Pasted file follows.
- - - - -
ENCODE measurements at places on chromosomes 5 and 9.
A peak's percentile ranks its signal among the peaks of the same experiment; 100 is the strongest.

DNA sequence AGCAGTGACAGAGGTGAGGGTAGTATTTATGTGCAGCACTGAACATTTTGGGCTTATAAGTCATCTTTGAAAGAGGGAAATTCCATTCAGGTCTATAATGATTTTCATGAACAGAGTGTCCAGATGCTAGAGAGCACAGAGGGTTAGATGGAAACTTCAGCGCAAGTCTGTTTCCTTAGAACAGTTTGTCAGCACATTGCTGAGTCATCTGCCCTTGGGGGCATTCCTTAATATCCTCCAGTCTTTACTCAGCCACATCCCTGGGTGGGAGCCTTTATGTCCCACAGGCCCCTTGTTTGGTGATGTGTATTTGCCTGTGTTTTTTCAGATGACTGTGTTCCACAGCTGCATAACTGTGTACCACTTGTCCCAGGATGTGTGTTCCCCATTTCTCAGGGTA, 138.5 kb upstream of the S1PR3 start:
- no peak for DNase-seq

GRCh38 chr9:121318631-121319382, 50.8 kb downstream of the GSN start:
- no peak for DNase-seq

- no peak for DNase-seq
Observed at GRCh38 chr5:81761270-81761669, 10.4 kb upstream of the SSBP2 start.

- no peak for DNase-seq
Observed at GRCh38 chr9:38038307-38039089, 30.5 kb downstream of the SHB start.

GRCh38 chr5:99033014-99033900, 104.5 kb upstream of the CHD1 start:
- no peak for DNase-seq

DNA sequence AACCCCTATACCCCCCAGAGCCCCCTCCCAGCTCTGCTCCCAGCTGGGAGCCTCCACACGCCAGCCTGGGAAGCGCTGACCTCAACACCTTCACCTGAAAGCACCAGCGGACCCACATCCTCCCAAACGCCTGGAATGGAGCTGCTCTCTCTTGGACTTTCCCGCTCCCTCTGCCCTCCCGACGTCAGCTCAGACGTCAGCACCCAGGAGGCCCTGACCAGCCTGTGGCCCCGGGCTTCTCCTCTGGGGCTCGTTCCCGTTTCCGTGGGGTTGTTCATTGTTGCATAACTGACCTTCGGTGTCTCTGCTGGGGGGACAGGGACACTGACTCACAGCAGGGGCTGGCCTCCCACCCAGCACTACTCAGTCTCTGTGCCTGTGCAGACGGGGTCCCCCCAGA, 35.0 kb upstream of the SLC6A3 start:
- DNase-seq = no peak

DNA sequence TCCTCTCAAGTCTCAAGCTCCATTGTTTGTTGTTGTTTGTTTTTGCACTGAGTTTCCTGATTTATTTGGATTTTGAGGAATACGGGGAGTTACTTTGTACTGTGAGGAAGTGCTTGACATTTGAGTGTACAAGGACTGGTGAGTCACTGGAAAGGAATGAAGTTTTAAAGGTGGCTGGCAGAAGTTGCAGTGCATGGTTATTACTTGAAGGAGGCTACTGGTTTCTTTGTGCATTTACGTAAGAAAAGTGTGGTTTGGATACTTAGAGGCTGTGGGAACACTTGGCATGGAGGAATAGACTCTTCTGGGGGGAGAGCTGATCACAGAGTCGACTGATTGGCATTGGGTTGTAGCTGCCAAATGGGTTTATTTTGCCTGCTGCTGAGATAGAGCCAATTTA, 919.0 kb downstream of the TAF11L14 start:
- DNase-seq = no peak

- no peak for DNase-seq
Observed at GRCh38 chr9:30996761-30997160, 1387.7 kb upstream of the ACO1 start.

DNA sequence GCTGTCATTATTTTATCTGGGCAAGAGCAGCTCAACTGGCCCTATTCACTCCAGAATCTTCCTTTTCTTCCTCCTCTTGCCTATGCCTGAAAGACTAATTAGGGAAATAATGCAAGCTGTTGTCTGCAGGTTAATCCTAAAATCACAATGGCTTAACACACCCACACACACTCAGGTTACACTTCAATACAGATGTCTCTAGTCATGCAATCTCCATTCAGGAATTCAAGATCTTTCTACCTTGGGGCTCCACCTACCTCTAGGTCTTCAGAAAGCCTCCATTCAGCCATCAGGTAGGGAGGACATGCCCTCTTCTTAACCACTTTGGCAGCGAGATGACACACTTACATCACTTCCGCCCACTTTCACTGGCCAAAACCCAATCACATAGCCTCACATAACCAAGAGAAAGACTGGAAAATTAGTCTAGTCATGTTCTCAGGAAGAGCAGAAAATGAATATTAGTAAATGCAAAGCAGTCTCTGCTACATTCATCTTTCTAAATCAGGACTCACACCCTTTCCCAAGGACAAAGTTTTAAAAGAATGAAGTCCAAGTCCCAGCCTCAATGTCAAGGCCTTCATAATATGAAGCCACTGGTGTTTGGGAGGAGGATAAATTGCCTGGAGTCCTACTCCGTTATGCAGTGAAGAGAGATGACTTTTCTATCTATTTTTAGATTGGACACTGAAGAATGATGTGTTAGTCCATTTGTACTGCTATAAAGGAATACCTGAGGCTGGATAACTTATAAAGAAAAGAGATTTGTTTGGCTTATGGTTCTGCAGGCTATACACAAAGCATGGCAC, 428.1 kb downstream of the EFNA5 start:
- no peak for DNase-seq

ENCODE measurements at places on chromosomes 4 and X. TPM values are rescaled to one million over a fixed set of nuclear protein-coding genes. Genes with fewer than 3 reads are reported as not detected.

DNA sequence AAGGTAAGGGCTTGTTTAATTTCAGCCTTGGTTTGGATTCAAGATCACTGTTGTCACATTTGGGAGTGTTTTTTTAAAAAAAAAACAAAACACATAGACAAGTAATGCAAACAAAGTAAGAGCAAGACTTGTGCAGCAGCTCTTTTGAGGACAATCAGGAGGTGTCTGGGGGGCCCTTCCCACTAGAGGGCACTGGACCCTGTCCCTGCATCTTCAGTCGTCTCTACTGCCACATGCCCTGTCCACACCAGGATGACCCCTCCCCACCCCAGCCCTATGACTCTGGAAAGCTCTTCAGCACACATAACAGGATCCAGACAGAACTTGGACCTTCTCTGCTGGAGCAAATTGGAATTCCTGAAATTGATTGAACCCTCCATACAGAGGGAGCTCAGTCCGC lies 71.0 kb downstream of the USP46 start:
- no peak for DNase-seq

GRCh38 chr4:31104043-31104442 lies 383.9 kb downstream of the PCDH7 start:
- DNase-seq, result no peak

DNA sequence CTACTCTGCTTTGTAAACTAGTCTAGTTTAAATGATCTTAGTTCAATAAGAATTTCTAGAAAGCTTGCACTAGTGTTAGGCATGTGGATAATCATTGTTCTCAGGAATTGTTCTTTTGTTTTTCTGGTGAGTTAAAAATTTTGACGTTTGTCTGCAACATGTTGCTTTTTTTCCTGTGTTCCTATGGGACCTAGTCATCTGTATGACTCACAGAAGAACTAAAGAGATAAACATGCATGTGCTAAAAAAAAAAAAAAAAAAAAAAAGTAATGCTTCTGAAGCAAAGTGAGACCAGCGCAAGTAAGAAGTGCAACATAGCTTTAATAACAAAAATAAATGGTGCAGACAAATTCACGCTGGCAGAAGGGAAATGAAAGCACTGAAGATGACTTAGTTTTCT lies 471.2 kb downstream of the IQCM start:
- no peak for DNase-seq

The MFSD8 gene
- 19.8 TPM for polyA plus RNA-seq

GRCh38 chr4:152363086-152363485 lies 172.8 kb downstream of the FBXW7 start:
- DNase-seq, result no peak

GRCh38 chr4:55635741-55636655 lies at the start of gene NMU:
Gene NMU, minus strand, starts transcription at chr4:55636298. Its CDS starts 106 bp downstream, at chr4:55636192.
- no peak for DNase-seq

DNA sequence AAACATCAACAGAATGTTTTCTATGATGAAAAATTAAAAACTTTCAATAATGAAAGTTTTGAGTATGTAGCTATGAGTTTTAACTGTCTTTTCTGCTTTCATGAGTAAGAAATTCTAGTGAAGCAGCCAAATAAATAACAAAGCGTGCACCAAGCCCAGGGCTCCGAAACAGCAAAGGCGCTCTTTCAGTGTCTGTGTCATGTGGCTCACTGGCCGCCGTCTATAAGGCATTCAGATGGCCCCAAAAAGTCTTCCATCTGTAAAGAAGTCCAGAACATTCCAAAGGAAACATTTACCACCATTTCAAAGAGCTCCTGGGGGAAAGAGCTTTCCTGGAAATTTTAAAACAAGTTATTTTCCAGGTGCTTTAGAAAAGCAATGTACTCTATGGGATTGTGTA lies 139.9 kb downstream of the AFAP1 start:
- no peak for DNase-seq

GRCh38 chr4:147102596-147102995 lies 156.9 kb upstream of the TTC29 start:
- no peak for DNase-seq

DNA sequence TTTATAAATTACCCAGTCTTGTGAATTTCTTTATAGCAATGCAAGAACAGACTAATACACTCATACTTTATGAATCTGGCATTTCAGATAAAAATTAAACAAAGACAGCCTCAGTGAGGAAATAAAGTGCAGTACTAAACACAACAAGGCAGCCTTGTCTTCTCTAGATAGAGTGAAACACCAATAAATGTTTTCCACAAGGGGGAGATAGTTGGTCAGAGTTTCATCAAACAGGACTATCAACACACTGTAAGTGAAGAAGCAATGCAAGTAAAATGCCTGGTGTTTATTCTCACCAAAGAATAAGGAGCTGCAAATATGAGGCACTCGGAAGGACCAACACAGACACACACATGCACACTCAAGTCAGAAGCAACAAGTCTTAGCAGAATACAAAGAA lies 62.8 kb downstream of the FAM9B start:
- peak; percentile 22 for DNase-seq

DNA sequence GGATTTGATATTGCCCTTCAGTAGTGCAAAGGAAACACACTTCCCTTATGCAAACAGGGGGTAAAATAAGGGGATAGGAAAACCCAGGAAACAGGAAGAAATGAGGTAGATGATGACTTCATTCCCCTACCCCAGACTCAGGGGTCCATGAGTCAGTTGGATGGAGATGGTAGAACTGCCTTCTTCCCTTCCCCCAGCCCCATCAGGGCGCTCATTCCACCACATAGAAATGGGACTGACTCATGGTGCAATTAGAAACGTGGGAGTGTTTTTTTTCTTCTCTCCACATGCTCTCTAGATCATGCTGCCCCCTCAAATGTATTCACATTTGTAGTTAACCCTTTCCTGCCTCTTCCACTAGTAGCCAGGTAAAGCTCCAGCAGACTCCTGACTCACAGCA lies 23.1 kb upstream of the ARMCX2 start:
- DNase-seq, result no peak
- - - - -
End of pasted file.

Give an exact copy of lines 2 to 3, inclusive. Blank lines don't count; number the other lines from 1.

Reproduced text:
A peak's percentile ranks its signal among the peaks of the same experiment; 100 is the strongest.

DNA sequence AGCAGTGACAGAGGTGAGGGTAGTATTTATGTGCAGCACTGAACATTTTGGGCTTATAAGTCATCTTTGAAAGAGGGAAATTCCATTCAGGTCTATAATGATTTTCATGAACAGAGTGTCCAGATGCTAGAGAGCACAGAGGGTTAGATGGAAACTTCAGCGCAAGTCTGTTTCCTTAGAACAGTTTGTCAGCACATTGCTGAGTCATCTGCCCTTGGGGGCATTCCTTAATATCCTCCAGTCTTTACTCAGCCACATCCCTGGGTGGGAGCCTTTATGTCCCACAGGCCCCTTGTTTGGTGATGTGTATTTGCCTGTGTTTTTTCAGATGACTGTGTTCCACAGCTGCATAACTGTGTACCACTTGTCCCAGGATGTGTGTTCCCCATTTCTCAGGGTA, 138.5 kb upstream of the S1PR3 start: